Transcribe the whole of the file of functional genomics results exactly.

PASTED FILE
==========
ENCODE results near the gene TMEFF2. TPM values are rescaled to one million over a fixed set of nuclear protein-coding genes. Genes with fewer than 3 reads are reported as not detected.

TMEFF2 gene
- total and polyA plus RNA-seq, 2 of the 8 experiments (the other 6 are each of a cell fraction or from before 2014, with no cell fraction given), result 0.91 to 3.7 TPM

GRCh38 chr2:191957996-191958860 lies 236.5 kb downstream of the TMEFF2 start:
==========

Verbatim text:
ENCODE results near the gene TMEFF2. TPM values are rescaled to one million over a fixed set of nuclear protein-coding genes. Genes with fewer than 3 reads are reported as not detected.

TMEFF2 gene
- total and polyA plus RNA-seq, 2 of the 8 experiments (the other 6 are each of a cell fraction or from before 2014, with no cell fraction given), result 0.91 to 3.7 TPM

GRCh38 chr2:191957996-191958860 lies 236.5 kb downstream of the TMEFF2 start: